New Releases: Firestarter (2022) - Reviewed


It's rare that a film entirely lacks redeemable qualities, and Blumhouse's latest horror cash in almost takes the crown.  If not for a memorable score by John Carpenter and an outstanding opening credits sequence, Keith Thomas' atrocious reboot of Stephen King's novel/80's misfire Firestarter is an unimaginative, milquetoast sacrifice to the nostalgia gods who dominate the cinematic zeitgeist.  While most of these reanimations of 80’s pastiche usually contains a handful of merits, this film is truly an abomination of mediocrity and a harbinger of the many direct to streaming horrors that are yet to come.

There's something immediately off about the aesthetic.  Everything, down to the makeup looks artificial.  This is supported by a script that is dead on arrival, filled with surface level exposition and conflicts that ultimately serve no purpose other than to set up ultra (cheap) violent sequences while Carpenter's score is used as a Stranger Things accoutrement to drive the creepy ambiance home and yet, nothing is remotely scary or even tense.  This is most likely the byproduct of a cast in which Zac Efron gives the greatest performance in the film.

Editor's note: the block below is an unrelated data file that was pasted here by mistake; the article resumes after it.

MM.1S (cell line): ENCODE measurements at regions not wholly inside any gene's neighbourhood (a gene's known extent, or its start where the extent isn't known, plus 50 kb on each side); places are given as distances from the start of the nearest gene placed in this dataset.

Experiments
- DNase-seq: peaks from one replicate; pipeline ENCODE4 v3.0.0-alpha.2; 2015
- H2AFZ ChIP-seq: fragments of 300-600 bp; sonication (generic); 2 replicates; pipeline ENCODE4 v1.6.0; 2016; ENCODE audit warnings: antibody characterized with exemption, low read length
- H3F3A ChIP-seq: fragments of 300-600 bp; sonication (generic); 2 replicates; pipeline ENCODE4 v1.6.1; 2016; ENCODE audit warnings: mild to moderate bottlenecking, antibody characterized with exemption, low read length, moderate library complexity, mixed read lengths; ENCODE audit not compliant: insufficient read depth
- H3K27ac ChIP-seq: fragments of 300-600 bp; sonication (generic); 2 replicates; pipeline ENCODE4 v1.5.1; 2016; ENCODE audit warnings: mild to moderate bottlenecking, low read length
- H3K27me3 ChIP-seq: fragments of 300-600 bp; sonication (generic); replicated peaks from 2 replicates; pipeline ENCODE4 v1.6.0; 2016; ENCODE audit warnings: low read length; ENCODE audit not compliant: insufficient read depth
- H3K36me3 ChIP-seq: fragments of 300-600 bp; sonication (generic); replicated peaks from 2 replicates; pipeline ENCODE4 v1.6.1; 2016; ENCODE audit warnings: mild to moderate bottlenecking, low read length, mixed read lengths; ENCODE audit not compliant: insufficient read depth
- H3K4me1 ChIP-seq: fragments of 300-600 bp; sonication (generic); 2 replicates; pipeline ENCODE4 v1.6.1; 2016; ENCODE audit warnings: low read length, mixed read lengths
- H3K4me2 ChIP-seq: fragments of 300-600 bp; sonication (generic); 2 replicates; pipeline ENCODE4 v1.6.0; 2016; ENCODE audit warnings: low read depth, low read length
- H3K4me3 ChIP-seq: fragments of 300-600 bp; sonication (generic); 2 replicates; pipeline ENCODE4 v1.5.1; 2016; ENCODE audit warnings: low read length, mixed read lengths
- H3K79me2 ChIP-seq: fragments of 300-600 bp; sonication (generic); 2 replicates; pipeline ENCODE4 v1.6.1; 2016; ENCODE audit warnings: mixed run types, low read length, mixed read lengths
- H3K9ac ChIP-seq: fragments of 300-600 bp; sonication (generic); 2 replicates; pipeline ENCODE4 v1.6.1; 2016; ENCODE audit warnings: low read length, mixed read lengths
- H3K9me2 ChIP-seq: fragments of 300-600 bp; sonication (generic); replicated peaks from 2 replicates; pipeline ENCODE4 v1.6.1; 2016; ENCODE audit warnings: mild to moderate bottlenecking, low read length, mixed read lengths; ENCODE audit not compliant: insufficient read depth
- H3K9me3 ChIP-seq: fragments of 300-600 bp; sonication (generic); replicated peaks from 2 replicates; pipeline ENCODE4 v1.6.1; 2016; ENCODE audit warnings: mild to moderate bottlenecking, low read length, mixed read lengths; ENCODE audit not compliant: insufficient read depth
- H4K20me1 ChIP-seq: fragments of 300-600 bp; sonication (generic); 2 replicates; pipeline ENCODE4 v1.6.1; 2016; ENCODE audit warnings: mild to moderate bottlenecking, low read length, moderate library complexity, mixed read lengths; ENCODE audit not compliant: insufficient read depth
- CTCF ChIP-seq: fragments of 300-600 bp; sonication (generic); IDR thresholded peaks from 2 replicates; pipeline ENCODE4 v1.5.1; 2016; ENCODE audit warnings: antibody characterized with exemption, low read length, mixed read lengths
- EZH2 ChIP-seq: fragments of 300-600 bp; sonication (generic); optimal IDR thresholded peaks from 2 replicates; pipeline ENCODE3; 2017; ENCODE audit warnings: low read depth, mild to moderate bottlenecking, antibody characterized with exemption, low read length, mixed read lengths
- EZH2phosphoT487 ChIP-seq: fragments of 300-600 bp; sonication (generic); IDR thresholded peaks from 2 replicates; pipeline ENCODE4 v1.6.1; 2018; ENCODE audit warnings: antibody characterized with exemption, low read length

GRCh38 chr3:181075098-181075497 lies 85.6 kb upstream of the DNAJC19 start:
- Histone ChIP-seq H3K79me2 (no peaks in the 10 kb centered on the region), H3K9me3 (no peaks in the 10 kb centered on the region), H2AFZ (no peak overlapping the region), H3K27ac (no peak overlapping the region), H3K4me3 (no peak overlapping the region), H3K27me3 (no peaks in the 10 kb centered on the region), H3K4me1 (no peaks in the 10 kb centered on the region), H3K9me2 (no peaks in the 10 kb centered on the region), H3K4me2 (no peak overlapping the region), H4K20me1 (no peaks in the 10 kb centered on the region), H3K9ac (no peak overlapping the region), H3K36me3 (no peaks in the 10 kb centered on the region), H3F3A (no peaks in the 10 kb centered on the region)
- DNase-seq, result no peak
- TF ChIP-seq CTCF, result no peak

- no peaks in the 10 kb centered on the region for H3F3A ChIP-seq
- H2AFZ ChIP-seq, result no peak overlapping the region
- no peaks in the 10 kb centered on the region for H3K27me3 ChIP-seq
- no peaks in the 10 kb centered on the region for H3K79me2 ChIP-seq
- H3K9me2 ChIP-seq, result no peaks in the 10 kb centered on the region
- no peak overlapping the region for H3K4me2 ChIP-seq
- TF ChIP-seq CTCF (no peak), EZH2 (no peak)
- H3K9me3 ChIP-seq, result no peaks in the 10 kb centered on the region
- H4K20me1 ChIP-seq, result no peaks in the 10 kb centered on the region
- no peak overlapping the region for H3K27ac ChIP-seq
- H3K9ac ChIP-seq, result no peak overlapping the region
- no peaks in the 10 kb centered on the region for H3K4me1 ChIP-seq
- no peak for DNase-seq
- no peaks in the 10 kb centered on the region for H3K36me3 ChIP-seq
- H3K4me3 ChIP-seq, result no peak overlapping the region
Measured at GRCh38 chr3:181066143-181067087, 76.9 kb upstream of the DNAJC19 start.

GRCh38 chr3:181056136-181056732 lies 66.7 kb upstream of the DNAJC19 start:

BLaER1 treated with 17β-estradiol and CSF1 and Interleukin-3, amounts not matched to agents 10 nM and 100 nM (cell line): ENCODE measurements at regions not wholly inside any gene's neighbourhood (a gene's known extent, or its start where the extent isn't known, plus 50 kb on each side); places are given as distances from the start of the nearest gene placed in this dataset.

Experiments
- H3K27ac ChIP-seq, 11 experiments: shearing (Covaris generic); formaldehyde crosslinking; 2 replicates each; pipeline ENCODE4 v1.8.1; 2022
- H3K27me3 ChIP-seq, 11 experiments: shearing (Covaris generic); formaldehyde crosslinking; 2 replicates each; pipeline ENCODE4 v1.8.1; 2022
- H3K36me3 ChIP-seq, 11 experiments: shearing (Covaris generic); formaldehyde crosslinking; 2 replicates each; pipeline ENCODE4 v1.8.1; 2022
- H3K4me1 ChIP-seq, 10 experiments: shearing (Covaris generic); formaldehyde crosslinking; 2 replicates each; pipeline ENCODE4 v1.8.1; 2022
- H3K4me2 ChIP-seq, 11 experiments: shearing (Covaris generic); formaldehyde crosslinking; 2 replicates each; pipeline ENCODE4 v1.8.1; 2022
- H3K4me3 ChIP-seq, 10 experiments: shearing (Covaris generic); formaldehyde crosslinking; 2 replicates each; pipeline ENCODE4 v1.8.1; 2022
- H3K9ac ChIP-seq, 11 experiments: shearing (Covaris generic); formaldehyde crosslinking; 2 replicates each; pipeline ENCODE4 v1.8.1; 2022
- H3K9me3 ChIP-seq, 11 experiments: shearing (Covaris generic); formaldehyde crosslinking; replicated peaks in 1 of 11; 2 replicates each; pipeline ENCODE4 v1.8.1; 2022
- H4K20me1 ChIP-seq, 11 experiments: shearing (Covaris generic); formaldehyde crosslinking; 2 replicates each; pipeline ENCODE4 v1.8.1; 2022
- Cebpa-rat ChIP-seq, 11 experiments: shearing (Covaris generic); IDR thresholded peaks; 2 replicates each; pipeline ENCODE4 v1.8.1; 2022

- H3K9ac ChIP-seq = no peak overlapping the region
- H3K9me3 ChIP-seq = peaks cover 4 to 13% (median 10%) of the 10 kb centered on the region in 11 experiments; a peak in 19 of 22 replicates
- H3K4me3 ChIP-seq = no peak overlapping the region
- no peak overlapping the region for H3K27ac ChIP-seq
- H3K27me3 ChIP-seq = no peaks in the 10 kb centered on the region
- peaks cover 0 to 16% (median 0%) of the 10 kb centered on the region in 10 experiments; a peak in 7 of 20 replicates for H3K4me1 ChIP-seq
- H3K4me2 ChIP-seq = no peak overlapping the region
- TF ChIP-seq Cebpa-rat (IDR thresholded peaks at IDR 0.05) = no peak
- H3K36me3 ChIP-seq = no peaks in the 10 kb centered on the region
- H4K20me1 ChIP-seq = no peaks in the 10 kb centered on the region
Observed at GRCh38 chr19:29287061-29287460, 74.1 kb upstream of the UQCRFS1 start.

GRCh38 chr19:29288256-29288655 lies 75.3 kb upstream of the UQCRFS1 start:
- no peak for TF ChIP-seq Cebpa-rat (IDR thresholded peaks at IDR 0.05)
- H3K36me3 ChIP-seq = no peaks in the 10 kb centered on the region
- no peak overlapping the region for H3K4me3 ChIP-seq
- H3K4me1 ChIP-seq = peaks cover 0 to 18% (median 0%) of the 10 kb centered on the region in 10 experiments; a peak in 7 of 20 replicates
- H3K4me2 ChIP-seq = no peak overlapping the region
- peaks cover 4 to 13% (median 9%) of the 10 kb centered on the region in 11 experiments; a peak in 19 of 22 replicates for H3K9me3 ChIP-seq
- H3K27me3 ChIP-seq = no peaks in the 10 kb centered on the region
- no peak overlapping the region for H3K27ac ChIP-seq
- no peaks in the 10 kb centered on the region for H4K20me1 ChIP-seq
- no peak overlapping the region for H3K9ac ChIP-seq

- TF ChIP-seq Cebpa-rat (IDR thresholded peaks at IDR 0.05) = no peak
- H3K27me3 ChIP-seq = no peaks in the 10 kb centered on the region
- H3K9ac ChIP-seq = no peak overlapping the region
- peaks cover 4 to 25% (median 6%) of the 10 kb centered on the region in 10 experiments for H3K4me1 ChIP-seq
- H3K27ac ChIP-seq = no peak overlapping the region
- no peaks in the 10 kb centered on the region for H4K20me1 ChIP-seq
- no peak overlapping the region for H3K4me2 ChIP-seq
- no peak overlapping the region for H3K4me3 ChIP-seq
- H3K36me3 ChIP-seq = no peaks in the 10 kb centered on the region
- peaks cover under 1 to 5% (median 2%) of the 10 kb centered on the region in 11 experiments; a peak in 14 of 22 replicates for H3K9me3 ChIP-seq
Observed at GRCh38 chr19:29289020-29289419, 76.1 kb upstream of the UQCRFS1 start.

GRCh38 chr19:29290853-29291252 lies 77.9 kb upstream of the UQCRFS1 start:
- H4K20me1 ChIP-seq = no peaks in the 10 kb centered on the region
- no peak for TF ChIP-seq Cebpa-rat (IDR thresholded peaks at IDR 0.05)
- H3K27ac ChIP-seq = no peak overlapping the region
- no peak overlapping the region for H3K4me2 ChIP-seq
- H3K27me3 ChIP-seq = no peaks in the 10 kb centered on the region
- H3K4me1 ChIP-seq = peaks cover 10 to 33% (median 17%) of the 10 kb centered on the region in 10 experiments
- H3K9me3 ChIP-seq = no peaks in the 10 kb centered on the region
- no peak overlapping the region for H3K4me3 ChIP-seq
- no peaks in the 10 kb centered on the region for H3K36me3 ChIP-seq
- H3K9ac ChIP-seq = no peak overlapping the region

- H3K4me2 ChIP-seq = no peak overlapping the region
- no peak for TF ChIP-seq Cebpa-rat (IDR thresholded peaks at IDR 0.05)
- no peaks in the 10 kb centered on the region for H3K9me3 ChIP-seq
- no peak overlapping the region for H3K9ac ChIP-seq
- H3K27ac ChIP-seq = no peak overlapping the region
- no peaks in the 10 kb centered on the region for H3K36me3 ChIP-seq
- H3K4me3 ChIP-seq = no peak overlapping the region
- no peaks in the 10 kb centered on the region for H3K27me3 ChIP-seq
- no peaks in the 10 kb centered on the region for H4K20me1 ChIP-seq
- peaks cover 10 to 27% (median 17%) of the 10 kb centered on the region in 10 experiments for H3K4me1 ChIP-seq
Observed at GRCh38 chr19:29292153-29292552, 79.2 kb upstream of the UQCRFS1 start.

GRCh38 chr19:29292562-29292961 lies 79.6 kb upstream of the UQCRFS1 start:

One of the most bewildering aspects of the movie is its treatment of death.  No matter the character or the importance of the victim, no one in this universe seems to care when someone meets an unfortunate end.  While on the surface, the idea that this is a commentary on the commercial nature of government created psychic slaves is intriguing, the reality is that the script never stops to care about it so why should the audience?

Michael Greyeyes does admirably with what he's given to work with as shadowy assassin Rainbird, but he's never given room to breathe and serves no purpose other than to usher the viewer into a yawn inducing, creativity voided finale.  Budget limitations are usually charming flaws in lower tier projects, and yet here, they serve as a reminder of the lack of soul that was put into this project.  Every aspect, from the color grading, to the violence, and the atrocious special effects serve as a reminder that the hearts blood of the 80's is almost, hopefully, completely dry.

Now in theaters and streaming on Peacock, Firestarter is not only one of the worst films of the year, there is a strong chance it will reign supreme on the worst of the decade lists that will inevitably close out 2029.  Featuring a decent; but subpar when compared with Tangerine Dream's original, score, there is virtually nothing else of merit to find in this experience.  It's dour, humorless, and emotionless at every turn, almost with an insistence and the result is a truly forgettable mess. 

--Kyle Jonathan